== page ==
Mayo stand and back table instruments for Splenectomy surgery setup
Clamping & Occluding
Cutting & Dissecting
Grasping & Holding
Retracting & Exposing
Suturing & Stapling
What to expect during Splenectomy
Splenectomy is a surgical procedure that involves the removal of the spleen, which is an organ located in the upper left side of the abdomen. This procedure may be necessary if the spleen is enlarged, damaged, or affected by a medical condition such as cancer, infection, or blood disorders. The surgery is performed under general anesthesia, and the spleen is removed through a small incision in the abdomen. After the surgery, patients may need to take medications and follow certain precautions to prevent infections. Splenectomy can improve or resolve symptoms associated with spleen-related conditions, but it can also increase the risk of certain infections and other health issues.
Folded towels or utility drapes and a laparotomy drape
Step 1: Initial Incision
During a Splenectomy, the surgical team will first need to make an incision to gain access to the abdomen. For this, a 15 or 10 blade loaded on a #3 knife handle is typically used. This initial incision will be made with precision to ensure minimal tissue damage and create enough space for the surgical team to work effectively.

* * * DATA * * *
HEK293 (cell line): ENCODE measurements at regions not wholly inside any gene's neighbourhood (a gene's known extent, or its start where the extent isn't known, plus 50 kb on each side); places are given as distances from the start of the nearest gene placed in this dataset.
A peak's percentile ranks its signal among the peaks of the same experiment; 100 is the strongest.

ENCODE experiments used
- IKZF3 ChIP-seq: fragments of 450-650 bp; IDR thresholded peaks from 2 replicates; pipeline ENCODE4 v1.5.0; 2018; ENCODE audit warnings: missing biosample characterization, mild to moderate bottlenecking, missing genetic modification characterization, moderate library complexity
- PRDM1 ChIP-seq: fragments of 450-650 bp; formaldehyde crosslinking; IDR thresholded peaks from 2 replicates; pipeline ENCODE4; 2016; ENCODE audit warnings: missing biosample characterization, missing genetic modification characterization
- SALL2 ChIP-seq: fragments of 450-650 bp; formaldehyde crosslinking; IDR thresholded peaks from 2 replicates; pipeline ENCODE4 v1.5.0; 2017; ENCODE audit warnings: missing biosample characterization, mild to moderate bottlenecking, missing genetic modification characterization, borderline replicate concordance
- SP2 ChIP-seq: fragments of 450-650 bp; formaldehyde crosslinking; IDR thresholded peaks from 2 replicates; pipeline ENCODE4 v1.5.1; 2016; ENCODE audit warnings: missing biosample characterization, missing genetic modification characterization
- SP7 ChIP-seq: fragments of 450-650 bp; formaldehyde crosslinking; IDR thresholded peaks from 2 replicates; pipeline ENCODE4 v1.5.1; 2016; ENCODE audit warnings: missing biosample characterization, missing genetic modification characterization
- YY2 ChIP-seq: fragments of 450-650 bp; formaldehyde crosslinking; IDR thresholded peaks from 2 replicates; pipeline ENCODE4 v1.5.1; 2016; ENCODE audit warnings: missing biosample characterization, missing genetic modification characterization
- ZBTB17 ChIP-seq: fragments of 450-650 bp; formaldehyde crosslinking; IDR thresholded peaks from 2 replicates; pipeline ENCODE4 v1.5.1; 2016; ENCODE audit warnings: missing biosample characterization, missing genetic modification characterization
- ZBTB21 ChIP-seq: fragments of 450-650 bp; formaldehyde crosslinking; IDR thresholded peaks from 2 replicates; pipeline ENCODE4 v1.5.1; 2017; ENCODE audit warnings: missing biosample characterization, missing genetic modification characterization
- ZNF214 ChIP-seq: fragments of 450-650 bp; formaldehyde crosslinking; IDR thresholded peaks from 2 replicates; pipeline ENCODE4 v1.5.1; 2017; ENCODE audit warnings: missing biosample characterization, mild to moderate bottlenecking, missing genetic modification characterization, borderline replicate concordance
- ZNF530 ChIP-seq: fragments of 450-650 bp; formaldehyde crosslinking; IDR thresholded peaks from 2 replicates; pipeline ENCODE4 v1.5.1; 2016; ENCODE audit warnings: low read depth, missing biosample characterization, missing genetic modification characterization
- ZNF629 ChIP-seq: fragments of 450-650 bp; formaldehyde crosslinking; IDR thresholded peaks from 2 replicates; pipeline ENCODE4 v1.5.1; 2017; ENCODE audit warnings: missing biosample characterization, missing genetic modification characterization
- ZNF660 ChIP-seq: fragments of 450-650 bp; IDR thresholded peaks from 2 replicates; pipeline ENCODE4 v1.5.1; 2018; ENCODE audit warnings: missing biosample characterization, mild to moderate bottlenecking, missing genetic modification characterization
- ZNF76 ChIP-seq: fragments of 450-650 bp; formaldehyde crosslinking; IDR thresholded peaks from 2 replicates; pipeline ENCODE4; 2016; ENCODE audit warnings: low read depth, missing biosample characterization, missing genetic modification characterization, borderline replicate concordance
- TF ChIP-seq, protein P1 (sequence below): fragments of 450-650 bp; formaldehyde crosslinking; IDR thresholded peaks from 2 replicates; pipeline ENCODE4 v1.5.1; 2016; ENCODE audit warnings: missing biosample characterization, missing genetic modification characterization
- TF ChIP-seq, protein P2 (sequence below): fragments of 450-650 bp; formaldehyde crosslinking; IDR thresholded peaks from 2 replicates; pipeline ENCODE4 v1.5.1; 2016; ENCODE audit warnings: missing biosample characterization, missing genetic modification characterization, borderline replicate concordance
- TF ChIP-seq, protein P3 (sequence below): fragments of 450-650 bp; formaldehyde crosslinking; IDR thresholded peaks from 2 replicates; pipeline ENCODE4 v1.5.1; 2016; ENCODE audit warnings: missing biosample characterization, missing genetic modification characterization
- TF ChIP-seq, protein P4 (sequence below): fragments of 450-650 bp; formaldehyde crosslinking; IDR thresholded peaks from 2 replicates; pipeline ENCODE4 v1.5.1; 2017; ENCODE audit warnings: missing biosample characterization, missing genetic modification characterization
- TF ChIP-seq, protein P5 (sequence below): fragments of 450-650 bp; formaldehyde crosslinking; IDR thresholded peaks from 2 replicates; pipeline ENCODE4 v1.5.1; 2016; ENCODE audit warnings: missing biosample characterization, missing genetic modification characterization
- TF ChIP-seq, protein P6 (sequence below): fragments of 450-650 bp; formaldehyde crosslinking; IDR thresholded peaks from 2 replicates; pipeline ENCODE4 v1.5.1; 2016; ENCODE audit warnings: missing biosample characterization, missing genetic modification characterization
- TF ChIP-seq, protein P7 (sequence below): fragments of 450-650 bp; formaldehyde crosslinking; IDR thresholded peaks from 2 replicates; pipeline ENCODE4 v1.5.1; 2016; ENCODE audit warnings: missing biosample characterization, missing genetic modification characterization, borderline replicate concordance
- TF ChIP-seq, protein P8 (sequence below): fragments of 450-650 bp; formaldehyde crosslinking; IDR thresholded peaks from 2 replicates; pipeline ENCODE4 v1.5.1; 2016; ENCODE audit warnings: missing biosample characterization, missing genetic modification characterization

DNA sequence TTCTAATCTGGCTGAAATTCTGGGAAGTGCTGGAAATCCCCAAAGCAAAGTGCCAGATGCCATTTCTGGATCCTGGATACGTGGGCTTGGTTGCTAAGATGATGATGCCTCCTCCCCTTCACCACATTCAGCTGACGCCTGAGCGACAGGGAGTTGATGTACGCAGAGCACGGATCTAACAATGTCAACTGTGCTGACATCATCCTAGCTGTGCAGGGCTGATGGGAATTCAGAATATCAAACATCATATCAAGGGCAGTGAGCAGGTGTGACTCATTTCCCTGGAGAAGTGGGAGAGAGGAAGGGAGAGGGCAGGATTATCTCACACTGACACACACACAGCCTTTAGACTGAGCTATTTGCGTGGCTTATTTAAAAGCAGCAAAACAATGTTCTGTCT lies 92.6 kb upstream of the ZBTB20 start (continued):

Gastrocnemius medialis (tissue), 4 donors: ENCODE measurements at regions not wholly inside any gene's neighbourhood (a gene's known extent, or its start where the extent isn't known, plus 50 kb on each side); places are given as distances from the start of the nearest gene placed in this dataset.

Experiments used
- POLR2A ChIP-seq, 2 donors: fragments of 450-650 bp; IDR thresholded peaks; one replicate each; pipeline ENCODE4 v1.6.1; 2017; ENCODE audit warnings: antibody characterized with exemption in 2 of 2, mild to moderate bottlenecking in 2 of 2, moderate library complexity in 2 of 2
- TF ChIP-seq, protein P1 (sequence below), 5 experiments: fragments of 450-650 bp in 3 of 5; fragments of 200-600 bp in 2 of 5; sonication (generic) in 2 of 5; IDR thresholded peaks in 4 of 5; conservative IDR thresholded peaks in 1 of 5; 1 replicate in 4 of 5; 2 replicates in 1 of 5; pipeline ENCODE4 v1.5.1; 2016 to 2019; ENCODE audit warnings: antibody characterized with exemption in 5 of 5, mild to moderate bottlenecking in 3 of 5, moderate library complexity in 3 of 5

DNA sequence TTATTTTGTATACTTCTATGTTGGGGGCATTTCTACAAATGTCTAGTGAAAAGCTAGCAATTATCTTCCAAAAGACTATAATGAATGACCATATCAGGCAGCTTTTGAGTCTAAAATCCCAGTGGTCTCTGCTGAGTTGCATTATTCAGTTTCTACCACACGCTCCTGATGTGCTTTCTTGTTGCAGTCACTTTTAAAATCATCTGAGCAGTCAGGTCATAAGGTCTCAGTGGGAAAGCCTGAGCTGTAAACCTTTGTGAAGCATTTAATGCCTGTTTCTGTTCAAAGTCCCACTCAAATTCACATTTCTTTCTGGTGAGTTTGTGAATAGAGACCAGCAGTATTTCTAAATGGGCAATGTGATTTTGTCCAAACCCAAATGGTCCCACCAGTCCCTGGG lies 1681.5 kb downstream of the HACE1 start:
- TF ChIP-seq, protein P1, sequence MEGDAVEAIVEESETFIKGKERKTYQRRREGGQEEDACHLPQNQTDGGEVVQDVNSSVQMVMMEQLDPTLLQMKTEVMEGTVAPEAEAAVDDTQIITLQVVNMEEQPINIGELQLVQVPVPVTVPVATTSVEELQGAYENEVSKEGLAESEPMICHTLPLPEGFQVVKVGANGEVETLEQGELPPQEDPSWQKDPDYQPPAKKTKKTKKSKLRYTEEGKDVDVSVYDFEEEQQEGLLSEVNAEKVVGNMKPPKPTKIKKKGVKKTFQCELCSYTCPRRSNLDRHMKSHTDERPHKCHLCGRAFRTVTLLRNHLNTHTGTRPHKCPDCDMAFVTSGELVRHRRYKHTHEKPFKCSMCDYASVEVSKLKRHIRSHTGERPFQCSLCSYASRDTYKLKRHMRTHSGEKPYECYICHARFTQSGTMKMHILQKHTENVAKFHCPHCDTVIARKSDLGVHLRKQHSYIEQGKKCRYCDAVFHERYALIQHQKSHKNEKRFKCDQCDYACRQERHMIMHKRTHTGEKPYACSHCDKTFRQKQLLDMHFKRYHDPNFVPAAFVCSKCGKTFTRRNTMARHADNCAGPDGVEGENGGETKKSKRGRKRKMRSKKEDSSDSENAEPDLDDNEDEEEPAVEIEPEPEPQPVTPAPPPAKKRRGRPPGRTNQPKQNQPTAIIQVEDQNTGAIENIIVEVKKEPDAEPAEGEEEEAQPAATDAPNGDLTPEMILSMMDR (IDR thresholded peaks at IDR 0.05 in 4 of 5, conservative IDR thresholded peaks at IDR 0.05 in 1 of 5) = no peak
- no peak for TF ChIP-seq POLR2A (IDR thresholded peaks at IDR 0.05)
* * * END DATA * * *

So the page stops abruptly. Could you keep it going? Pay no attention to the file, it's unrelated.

Step 2: Dissecting Through Tissue
Once the incision has been made, the doctor will start to dissect through the tissue to enter the abdomen. To do this, they will use a combination of Adsons, Metz, Bovie, and smaller retractors. These instruments will allow the surgical team to carefully maneuver through the tissue and minimize damage to the surrounding structures.
Step 3: Ligation of Attachments and Blood Vessels
Once the spleen has been reached, the surgical team will need to ligate all of its attachments and blood vessels to remove it successfully. For this, they will typically use a combination of Bovie, Metz, or ties loaded on tonsils or used freehand. The surgical team should have a lot of 0 and 2-0 ties available, along with vessel loops, to ensure they have enough supplies to complete the procedure effectively.
Step 4: Removal of the Spleen
After all of the attachments have been ligated and removed, the spleen will be passed off as a specimen. This requires careful handling to avoid damaging the organ or spilling its contents. The surgical team must ensure that the spleen is removed entirely and that there are no remaining attachments or vessels that could cause bleeding or other complications.
Step 5: Stop Bleeding and Close Incision
Once the spleen has been removed, the surgical team will need to stop any bleeding and close the incision. Drains are usually not used for splenectomies, and staples are typically used to close the skin. The surgical team will need to ensure that the incision is closed correctly to prevent any postoperative complications.
The Surgery Sparknotes
1. Make initial incision with a 15 or 10 blade on a #3 knife handle.
2. Dissect through tissue using Adsons, Metz, Bovie, and retractors.
3. Ligate all attachments and blood vessels using Bovie, Metz, or ties.
4. Remove spleen carefully and pass it off as a specimen.
5. Stop bleeding, close incision with staples, and no drains are needed.